Valtteri Filppula of the Red Wings reacts after scoring a goal against goaltender Marc-Andre Fleury of the Penguins during Game 5. (Photo by Harry How/Getty Images)
DETROIT – Pittsburgh Penguins defenseman Brooks Orpik probably didn’t have anything mean-spirited in mind when he said it after Game 4. He made an observation and he told people about it.
When he said that Henrik Zetterberg looked tired at the end of Game 4 from all that Sidney Crosby chasing, he set off a flurry of opinion that the Detroit Red Wings were perhaps too old and broken down to keep up with the fleet-footed and youthful Penguins in the Stanley Cup final.
Oops. There are 28 teams sitting at home right now only wishing they could be so old and broken down and another one that’s going into Game 6 trying to figure out how a team that’s supposed to be so old and broken down made them look so silly.
Did Orpik’s comments provide motivation for the Red Wings in their 5-0 dismantling of the Penguins in Game 5? Let’s get serious. These guys are playing for the most beautiful trophy in all of sports and the prospect of winning it is all the motivation they’ll ever need. But it did make the Penguins look rather bad, something the Red Wings do to their opponents with alarming regularity.
In the first two games, the Red Wings let the Penguins feel good about the way they played, despite the fact Pittsburgh lost both games. No such repeat in Game 5. And there’s little doubt the way the Red Wings were perceived certainly got their backs up.
“When we play well, do our guys talk about their team like that?” said Red Wings coach Mike Babcock. “I keep hearing how old we are. But when I watch Fil (Valtteri Filppula) play, he doesn’t look like he’s that old. (Pavel) Datsyuk and (Henrik) Zetterberg are not that old and Mule (Johan Franzen) is not so old, so who is old? Cheli (Chris Chelios) is older than me, I give you that.”
Datsyuk’s return to the lineup was huge for the Red Wings. Not only did he contribute two assists, his puck possession and ability to move the puck out of danger was key for the Red Wings in the shutout.
Perhaps trying to do his best impersonation of Bobby Clark, Maxime Talbot earned a slashing penalty in the second period for slashing Datsyuk’s previously injured foot. When asked whether he had to have the foot frozen prior to the game, Datsyuk was his usual humorous self.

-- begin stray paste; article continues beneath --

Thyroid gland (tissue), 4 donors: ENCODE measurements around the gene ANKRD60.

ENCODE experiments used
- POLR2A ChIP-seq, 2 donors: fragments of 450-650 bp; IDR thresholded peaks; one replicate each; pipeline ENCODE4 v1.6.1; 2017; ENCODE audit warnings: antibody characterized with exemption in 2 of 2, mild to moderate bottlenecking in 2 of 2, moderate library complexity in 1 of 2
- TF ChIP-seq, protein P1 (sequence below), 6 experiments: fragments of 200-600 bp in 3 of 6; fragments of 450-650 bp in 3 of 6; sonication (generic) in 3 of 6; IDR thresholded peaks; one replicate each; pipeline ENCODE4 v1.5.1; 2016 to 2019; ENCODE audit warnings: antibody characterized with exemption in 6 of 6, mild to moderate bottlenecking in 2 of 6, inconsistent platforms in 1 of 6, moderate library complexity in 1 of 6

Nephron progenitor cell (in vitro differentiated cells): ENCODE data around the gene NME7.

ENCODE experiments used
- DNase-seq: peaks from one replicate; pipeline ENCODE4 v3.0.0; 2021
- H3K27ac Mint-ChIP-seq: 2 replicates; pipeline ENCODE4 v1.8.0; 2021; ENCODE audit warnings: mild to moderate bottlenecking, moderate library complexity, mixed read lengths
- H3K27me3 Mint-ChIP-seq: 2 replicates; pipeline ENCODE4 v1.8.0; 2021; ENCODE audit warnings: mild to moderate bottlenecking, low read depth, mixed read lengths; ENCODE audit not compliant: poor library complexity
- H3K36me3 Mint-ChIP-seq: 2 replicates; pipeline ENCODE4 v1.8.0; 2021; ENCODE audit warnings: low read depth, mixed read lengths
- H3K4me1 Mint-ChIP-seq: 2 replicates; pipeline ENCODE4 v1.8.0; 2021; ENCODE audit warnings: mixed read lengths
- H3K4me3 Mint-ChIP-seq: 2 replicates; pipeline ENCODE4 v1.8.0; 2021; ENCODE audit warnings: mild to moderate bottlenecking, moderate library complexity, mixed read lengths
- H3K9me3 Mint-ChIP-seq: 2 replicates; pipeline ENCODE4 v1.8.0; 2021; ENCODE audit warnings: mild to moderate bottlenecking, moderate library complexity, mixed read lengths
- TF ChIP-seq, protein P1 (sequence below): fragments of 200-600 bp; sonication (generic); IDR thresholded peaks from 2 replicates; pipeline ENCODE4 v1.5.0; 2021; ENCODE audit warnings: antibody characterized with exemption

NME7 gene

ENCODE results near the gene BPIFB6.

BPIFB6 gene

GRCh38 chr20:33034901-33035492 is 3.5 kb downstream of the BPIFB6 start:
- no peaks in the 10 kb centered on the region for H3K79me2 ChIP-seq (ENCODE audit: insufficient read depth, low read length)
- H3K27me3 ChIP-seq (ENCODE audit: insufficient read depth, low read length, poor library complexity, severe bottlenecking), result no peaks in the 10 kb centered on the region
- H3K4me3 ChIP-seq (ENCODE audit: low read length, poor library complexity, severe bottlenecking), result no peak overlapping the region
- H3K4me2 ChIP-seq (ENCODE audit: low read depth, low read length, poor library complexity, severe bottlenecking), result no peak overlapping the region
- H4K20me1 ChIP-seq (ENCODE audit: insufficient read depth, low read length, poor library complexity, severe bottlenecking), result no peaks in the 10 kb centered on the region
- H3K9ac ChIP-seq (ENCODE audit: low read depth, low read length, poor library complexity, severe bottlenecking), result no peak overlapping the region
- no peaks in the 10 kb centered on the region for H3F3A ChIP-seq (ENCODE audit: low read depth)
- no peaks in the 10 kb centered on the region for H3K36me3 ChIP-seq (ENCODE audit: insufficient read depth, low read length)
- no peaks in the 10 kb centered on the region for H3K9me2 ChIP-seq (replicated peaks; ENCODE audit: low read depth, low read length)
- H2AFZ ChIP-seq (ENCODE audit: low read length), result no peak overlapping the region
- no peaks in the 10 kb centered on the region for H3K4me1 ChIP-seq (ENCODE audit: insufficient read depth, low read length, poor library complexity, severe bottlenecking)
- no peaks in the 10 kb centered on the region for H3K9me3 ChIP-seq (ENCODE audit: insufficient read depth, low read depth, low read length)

“I don’t know,” Datsyuk said. “I’m thinking it’s a secret.”
The Red Wing power play was devastating in scoring three goals, but perhaps the most pivotal point in the game came when the Wings took a penalty of their own early in the first period. So much had been made of the Red Wings inability to keep the Penguins off the scoreboard on the power play and there had been much lamenting over their inability to get the puck down the ice away from their net on the penalty kill.
The Red Wings iced the puck five times on the penalty kill and the Penguins didn’t get a sniff. Four minutes later, Dan Cleary scored a goal that had a distinct odor to it and the rout was on.
“That’s a good point, that was a huge play in the game,” Cleary said of the first penalty kill. “If they score there, who knows? We struggled on the penalty kills and we found a way to constantly get it 200 feet and those are momentum-shifting kills. It was a good kill and it was really big for us.”
Now the old and broken down Red Wings will have an extra day to rest before trying to close out the series in Game 6 in Pittsburgh Tuesday night. To be sure, the Penguins will not be as undisciplined and erratic as they were in Game 5 because they simply cannot afford to be at this stage of the series.
But you have to wonder if experience hasn’t trumped youth in this series. Having your 24-year-old star goalie chased from the net is never a good thing, but the Penguins have exhibited a remarkable ability to battle back from less than ideal circumstances in these playoffs.
They’ll need all of that they can muster if they want to have any hope of bringing this series back to Detroit for Game 7.
THN'S GAME 5 THREE STARS
1. Henrik Zetterberg
2. Chris Osgood
3. Pavel Datsyuk
After struggling on the penalty kill, the Red Wings didn't allow a Pittsburgh shot on a Penguin power play early in the first period and that set the tone for the game.
NOTABLE NUMBER - 11
The number of wins the Red Wings have at home this season, against one overtime loss, one off the all-time NHL record.
Click HERE to see video of host Ken Campbell and Detroit Red Wings GM Ken Holland discuss... Proving the critics wrong… The improved penalty kill of the Red Wings… The skill and will to win… And what Detroit has to do to close the series out in Pittsburgh.
THN is on the road following the Stanley Cup final and will file daily reports until a champion is crowned. To read other entries, click HERE. Also, check out THN.com's regular video roundtable, the THN.com Shootout for updates from both Detroit and Pittsburgh.
Ken Campbell, author of the book Habs Heroes, is a senior writer for The Hockey News and a regular contributor to THN.com. His blog appears Wednesday and Fridays and his column, Campbell's Cuts, appears Mondays.
For more great profiles, news and views from the world of hockey, subscribe to The Hockey News magazine.